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JN2301 - Introduction to Broadcast Journalism

Credit points: 3
Year: 2012
Student Contribution Band: Band 1
Administered by: School of Arts & Social Sciences

Students are introduced to radio and television journalism, and to the new roles that these media now fill on the web. Students are introduced to broadcast equipment, such as microphones and cameras; they learn how to record voice, how to perform basic broadcast editing, and how to produce audio packages. Students are introduced to the basics of camerawork, and of how to present stories in a visual way. Tutorial exercises develop broadcast newswriting, sound gathering, camera work, interviewing, voice production, vocal style and audio and video editing skills. Students produce pieces for the JCU digital media platform. The subject develops generic journalistic skills and cultural literacy, hones newswriting skills learnt in earlier subjects, and encourages students to develop distinct ways of presenting journalistic stories.

Learning Outcomes

  • ability to write effectively in the distinct broadcast form and understand how it differs from writing in other media;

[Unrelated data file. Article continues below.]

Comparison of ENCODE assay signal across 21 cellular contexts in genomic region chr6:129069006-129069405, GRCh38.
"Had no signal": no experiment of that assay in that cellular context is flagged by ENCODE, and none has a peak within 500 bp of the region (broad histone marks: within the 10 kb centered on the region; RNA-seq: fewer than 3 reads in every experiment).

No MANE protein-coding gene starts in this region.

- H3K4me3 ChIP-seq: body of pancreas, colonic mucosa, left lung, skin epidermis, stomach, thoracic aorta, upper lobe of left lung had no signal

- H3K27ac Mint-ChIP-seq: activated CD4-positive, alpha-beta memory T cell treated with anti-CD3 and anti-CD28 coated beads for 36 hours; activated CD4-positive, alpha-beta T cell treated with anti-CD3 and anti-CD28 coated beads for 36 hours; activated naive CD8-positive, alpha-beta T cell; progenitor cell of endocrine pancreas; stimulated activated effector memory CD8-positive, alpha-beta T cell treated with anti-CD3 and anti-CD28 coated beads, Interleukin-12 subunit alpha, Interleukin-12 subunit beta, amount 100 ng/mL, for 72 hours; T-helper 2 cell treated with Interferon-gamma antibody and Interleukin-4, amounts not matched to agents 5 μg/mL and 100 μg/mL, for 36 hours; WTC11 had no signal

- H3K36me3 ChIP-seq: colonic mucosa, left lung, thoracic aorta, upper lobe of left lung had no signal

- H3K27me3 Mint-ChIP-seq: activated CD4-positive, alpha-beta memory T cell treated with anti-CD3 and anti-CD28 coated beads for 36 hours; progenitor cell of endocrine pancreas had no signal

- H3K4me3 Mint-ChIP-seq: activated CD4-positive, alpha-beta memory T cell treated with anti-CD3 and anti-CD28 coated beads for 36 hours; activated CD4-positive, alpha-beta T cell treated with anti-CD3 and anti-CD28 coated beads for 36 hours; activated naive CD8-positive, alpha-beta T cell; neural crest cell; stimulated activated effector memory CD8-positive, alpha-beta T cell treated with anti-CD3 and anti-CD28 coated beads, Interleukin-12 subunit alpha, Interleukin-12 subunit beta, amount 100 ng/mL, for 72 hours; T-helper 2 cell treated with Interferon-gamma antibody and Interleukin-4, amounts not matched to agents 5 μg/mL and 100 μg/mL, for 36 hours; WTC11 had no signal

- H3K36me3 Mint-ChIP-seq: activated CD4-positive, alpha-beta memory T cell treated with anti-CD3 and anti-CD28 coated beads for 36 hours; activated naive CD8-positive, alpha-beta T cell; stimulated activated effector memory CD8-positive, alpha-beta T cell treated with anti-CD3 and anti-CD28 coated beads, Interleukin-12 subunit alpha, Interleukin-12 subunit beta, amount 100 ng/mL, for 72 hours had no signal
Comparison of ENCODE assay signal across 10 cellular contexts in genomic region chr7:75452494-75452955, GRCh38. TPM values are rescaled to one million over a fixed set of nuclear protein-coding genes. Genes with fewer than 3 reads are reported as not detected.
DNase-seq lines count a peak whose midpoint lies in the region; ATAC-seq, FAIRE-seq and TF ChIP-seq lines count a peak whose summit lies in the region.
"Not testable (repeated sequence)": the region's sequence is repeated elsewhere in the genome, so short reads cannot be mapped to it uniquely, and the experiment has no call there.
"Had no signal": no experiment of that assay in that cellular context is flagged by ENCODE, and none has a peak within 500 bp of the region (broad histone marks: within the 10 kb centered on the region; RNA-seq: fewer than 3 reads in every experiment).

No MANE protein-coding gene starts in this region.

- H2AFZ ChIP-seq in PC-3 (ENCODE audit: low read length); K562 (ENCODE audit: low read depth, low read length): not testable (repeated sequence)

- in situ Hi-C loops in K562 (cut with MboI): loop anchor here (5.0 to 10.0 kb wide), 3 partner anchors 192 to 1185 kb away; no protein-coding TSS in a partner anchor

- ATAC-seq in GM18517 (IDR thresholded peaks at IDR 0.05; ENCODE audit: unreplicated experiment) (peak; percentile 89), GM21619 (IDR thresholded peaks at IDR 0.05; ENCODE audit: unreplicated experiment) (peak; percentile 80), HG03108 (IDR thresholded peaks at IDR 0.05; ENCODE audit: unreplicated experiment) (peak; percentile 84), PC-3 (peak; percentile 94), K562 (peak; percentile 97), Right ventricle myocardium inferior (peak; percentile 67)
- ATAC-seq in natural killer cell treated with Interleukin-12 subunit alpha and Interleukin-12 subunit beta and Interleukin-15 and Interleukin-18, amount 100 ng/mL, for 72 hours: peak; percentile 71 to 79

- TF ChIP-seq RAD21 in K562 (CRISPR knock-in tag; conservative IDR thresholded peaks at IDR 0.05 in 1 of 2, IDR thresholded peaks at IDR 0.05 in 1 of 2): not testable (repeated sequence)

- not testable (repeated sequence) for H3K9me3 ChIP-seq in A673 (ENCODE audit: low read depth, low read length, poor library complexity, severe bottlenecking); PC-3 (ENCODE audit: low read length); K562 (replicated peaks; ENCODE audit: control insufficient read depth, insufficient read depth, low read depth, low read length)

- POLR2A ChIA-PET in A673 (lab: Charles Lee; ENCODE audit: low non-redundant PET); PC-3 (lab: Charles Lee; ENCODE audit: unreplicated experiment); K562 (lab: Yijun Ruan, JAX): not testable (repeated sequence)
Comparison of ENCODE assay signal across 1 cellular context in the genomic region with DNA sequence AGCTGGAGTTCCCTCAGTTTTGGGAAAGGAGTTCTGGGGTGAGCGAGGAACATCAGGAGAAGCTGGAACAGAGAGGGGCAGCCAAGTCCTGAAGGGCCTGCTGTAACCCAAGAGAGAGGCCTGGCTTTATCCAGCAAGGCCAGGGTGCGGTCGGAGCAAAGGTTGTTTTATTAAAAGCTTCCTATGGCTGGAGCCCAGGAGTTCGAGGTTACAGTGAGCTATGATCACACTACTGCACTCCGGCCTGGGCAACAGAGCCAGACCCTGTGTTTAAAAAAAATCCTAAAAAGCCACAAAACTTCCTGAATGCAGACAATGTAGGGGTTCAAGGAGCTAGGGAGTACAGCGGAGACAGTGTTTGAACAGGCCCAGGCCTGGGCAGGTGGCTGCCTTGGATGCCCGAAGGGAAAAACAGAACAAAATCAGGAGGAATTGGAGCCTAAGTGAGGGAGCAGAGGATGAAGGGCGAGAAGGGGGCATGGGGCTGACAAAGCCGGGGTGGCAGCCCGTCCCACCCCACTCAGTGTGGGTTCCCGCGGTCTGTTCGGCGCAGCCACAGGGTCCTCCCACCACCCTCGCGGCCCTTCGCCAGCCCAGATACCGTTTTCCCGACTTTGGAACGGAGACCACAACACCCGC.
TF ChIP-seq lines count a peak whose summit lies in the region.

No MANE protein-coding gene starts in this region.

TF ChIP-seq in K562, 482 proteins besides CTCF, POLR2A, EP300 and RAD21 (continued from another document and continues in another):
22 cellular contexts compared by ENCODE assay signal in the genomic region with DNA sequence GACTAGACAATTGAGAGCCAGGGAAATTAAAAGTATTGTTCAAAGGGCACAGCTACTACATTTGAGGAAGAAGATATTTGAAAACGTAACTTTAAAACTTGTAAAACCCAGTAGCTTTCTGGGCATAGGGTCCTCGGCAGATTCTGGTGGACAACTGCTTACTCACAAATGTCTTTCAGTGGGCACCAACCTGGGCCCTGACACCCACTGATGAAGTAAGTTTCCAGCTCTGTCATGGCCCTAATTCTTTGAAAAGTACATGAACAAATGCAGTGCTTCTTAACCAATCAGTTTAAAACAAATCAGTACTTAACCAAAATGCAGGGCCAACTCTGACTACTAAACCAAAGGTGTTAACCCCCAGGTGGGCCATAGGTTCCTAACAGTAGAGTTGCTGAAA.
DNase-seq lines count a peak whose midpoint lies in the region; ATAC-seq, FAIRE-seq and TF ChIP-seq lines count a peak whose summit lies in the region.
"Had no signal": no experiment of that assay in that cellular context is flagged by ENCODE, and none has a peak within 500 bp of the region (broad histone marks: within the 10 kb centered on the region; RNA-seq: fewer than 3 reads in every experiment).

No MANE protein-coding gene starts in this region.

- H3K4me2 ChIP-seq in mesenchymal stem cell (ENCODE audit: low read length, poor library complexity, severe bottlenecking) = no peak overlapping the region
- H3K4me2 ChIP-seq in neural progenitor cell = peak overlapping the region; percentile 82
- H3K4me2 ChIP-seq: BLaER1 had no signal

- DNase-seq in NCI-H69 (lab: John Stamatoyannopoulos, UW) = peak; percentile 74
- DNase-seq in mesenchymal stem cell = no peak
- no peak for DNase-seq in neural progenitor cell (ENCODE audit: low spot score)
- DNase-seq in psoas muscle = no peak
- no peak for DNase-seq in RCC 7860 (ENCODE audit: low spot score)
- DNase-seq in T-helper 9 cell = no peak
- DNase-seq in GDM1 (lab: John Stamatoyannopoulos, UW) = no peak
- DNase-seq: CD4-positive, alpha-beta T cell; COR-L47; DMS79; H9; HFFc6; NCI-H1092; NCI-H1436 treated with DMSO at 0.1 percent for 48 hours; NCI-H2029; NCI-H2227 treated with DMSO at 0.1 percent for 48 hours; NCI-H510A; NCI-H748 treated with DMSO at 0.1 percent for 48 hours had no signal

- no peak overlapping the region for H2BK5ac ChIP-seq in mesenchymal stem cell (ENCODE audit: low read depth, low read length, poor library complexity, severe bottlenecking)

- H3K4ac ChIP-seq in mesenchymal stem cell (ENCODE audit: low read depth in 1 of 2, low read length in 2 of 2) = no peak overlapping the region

• develop sufficient skills to produce and present news packages for a real radio program;
  • develop skills in camera work and news packaging for television;
  • develop skills in voice production, electronic news editing and cultural literacy;
  • develop an understanding of the theory of broadcast news.

Graduate Qualities

  • The ability to select and organise information and to communicate it accurately, cogently, coherently, creatively and ethically;
  • The ability to speak and write clearly, coherently and creatively;
  • The ability to communicate effectively with a range of audiences.
To undertake this subject, students must have successfully completed 12 credit points (four subjects) of level 1 study at tertiary level
Prerequisites: JN2300 AND ALLOW CONCURRENT FOR JN2300
JB2100 JB5100 JN5301


Townsville, Study Period 1, Internal
Census Date 22-Mar-2012
Coord/Lect: Assoc. Professor Amy Forbes.
Workload expectations:
  • 13 hours lectures
  • 20 hours practicals
Assessment: tutorial attendance and participation (10%); assignments completed in class time, in studio or in the field (90%).

Note: Minor variations might occur due to the continuous Subject quality improvement process, and in case of minor variation(s) in assessment details, the Subject Outline represents the latest official information.